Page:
Inspiration Thursday - Howard Zahniser

"I believe that at least in the present phase of our civilization we have a profound, a fundamental need for areas of wilderness - a need that is not only recreational and spiritual but also educational and scientific, and withal essential to a true understanding of ourselves, our culture, our own natures, and our place in all nature.

This need is for areas of the earth within which we stand without our mechanisms that make us immediate masters over our environment - areas of wild nature in which we sense ourselves to be, what in fact I believe we are, dependent members of an interdependent community of living creatures that together derive their existence from the Sun."
         -Howard Zahniser
Happy (early) Birthday to Wilderness Act author Howard Zahniser (Feb. 25, 1906-May 5, 1964).
Howard was a tireless visionary, conservationist, journalist, and author of the original text of the U.S. Wilderness Act (which ultimately took 66 drafts).  The Wilderness Act established the national wilderness preservation system (which today protects over 109 million acres) to ensure these rugged places stay wild for future generations.
I firmly believe that if we'd not set up this system we wouldn't have large expanses of untrammeled lands today.  It seems to me that "in the present phase of our civilization" we let little stands in the way of so-called progress.  Development continues to encroach, but the Wilderness Act safeguards some of the most pristine and untouched places from being chopped up for roads, mines, or shopping malls.
Private landowners who utilize and manage their land with an eye toward conservation, wildlife management, and maintaining wild characteristics get tremendous respect from me.  Unfortunately I've seen what happens when a hold-out passes on and the next generation sees their relationship with the land a little differently.  It comforts me to know there are these glorious cathedrals of nature safeguarded by the law, too.
Our vigilance is still required though.  There are certainly folks at local, state, and national levels who think these public lands would be better put to use for resource extraction or motorized use.  This hurts my heart.  We have enough roads in this world.  We do not have enough solitude and sanctuary.  We will never have enough coal or oil and it seems unconscionable to wreck these scenic and ecologically viable locales to get a little bit more.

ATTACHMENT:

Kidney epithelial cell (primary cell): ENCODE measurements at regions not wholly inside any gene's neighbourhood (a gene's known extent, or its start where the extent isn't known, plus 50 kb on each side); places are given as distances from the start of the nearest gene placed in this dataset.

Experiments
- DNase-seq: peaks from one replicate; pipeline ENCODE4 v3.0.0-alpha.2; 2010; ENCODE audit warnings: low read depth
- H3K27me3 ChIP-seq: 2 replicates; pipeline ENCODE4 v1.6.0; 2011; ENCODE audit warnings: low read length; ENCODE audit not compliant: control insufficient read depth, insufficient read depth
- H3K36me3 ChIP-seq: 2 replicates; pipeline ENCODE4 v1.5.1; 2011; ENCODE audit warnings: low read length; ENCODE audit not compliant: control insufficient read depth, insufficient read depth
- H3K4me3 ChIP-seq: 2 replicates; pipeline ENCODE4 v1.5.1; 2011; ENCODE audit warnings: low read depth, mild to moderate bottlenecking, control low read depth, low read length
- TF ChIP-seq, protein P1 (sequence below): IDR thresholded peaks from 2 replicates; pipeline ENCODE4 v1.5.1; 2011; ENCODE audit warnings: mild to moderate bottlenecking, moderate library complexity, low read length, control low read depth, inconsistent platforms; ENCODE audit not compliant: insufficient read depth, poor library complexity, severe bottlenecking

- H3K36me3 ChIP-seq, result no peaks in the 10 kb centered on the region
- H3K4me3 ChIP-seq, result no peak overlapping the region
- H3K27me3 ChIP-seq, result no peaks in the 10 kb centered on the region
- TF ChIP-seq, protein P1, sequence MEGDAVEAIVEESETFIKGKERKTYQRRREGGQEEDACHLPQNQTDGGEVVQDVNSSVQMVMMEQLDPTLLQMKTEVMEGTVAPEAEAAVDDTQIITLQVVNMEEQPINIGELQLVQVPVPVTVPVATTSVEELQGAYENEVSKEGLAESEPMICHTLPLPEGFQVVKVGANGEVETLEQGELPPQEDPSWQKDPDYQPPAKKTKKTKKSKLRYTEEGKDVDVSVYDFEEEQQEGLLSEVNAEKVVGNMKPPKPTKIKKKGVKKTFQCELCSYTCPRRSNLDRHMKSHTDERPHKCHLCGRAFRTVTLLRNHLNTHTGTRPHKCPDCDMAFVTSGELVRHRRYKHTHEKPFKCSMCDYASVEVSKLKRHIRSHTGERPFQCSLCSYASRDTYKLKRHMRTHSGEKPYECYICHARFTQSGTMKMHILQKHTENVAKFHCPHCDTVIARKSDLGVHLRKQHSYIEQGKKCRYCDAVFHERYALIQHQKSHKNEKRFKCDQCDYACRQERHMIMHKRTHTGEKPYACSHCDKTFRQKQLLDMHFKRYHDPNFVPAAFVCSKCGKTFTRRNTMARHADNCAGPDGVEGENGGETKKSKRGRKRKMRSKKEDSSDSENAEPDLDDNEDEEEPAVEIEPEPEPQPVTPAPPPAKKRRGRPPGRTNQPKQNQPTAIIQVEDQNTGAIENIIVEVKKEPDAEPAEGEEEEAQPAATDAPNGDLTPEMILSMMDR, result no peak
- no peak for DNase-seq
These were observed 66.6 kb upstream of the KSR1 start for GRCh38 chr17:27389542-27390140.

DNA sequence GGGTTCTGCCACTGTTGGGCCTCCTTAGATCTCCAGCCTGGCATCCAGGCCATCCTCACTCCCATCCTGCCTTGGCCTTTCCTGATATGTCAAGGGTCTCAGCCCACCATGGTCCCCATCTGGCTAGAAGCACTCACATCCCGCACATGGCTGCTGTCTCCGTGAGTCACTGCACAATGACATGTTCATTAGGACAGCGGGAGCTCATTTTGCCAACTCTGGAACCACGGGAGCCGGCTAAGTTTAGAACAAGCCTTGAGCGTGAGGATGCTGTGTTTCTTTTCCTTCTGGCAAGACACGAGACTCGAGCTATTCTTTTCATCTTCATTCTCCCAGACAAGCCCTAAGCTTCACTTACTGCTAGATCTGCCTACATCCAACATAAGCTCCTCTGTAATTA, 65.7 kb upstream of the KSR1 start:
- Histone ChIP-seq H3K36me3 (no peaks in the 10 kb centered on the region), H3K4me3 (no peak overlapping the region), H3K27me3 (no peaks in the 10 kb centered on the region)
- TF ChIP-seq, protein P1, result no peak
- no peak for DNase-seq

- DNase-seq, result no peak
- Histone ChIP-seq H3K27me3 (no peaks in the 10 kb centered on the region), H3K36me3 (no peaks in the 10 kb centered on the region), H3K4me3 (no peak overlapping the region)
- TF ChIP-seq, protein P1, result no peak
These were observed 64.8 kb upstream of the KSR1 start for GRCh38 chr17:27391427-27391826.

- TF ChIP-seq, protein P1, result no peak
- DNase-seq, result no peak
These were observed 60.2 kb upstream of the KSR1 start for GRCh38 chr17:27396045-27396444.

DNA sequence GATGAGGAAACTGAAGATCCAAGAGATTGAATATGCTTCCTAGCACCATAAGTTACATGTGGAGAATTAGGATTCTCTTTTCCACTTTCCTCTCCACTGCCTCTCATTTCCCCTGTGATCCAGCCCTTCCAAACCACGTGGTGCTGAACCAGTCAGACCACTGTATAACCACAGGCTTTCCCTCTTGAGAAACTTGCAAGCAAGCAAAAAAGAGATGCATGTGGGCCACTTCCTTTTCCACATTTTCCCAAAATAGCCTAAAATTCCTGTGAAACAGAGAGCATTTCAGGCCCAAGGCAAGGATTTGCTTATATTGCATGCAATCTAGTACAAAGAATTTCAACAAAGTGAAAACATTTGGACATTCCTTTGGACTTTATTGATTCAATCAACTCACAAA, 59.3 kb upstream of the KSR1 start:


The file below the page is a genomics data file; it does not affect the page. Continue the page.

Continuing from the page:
I volunteer for the Montana Wilderness Association and highly recommend getting involved with groups like that, dedicated to keeping public lands in public hands--and committed to the preservation of Howard's legacy.   I've met so many passionate, intelligent, thoughtful people through my involvement with this and similar organizations--people who inspire me to participate, to stand up for what I hold dear, to shape my own page of history.
Sometimes this is hard.
Sometimes it is complex, disheartening, convoluted, and frustrating as all get out.   (And I want to retreat or call people mean names and quit.)  But, in the end, I know it is worth it.  Doing good/right frequently fails to follow the path of least resistance.  I feel compelled to do my small part carrying the torch--to ensure the work of all those before me doesn't fade quietly away.
Happy 112th birthday to Howard this weekend!


  1. Happy birthday Howard. Totally agree with your sentiments. Preservation is an absolute

    1. Totally! Thanks, Bean, and have a swell day.

  2. I never heard of this man, but I know Teddy Roosevelt had much to do with preserving spaces - national parkland? I forget.

    1. Yup, Teddy was an outspoken conservationist. He loved hunting and camping and wanted to make sure he could keep doing both. It was a much needed influence in his era. There are loads of powerhouse characters that built the house of wild and natural preserves through their words and actions. Thank heavens!

  3. ...such beauty...

    ~Have a lovely day!

    1. Right?!? This world is astounding in beauty.


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